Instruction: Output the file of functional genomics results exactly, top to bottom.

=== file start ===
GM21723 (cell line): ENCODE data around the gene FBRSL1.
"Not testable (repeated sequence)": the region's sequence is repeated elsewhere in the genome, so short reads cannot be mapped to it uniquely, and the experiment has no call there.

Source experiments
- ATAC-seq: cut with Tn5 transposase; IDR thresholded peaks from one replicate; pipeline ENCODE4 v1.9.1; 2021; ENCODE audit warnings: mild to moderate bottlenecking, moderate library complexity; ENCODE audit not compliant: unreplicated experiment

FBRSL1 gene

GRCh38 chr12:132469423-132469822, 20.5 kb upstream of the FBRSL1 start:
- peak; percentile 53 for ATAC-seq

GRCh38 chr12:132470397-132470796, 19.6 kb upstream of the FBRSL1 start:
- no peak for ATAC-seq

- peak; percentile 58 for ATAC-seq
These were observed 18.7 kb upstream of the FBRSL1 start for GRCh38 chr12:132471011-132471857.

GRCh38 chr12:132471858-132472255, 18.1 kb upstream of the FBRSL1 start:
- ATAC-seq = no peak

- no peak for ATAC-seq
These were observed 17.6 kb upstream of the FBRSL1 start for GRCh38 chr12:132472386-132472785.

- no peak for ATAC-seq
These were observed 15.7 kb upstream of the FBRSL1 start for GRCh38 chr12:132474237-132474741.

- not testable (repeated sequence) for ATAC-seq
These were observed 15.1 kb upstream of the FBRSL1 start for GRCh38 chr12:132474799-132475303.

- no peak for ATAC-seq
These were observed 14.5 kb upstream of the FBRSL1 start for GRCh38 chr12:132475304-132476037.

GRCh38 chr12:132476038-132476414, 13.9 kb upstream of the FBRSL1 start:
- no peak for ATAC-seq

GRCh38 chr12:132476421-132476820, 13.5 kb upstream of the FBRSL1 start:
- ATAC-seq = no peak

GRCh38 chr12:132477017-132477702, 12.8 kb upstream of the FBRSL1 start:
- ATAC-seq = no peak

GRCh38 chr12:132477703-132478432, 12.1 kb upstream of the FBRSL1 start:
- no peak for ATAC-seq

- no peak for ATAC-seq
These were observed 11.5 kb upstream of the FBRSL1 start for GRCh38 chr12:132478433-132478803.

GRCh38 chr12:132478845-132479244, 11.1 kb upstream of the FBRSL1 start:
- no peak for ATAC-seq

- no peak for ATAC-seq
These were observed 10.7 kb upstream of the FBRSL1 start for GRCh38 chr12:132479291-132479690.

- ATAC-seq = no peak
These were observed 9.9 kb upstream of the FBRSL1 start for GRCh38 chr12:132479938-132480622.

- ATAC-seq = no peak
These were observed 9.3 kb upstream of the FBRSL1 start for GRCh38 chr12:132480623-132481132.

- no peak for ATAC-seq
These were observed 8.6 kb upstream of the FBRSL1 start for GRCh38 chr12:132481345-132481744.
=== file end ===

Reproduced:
GM21723 (cell line): ENCODE data around the gene FBRSL1.
"Not testable (repeated sequence)": the region's sequence is repeated elsewhere in the genome, so short reads cannot be mapped to it uniquely, and the experiment has no call there.

Source experiments
- ATAC-seq: cut with Tn5 transposase; IDR thresholded peaks from one replicate; pipeline ENCODE4 v1.9.1; 2021; ENCODE audit warnings: mild to moderate bottlenecking, moderate library complexity; ENCODE audit not compliant: unreplicated experiment

FBRSL1 gene

GRCh38 chr12:132469423-132469822, 20.5 kb upstream of the FBRSL1 start:
- peak; percentile 53 for ATAC-seq

GRCh38 chr12:132470397-132470796, 19.6 kb upstream of the FBRSL1 start:
- no peak for ATAC-seq

- peak; percentile 58 for ATAC-seq
These were observed 18.7 kb upstream of the FBRSL1 start for GRCh38 chr12:132471011-132471857.

GRCh38 chr12:132471858-132472255, 18.1 kb upstream of the FBRSL1 start:
- ATAC-seq = no peak

- no peak for ATAC-seq
These were observed 17.6 kb upstream of the FBRSL1 start for GRCh38 chr12:132472386-132472785.

- no peak for ATAC-seq
These were observed 15.7 kb upstream of the FBRSL1 start for GRCh38 chr12:132474237-132474741.

- not testable (repeated sequence) for ATAC-seq
These were observed 15.1 kb upstream of the FBRSL1 start for GRCh38 chr12:132474799-132475303.

- no peak for ATAC-seq
These were observed 14.5 kb upstream of the FBRSL1 start for GRCh38 chr12:132475304-132476037.

GRCh38 chr12:132476038-132476414, 13.9 kb upstream of the FBRSL1 start:
- no peak for ATAC-seq

GRCh38 chr12:132476421-132476820, 13.5 kb upstream of the FBRSL1 start:
- ATAC-seq = no peak

GRCh38 chr12:132477017-132477702, 12.8 kb upstream of the FBRSL1 start:
- ATAC-seq = no peak

GRCh38 chr12:132477703-132478432, 12.1 kb upstream of the FBRSL1 start:
- no peak for ATAC-seq

- no peak for ATAC-seq
These were observed 11.5 kb upstream of the FBRSL1 start for GRCh38 chr12:132478433-132478803.

GRCh38 chr12:132478845-132479244, 11.1 kb upstream of the FBRSL1 start:
- no peak for ATAC-seq

- no peak for ATAC-seq
These were observed 10.7 kb upstream of the FBRSL1 start for GRCh38 chr12:132479291-132479690.

- ATAC-seq = no peak
These were observed 9.9 kb upstream of the FBRSL1 start for GRCh38 chr12:132479938-132480622.

- ATAC-seq = no peak
These were observed 9.3 kb upstream of the FBRSL1 start for GRCh38 chr12:132480623-132481132.

- no peak for ATAC-seq
These were observed 8.6 kb upstream of the FBRSL1 start for GRCh38 chr12:132481345-132481744.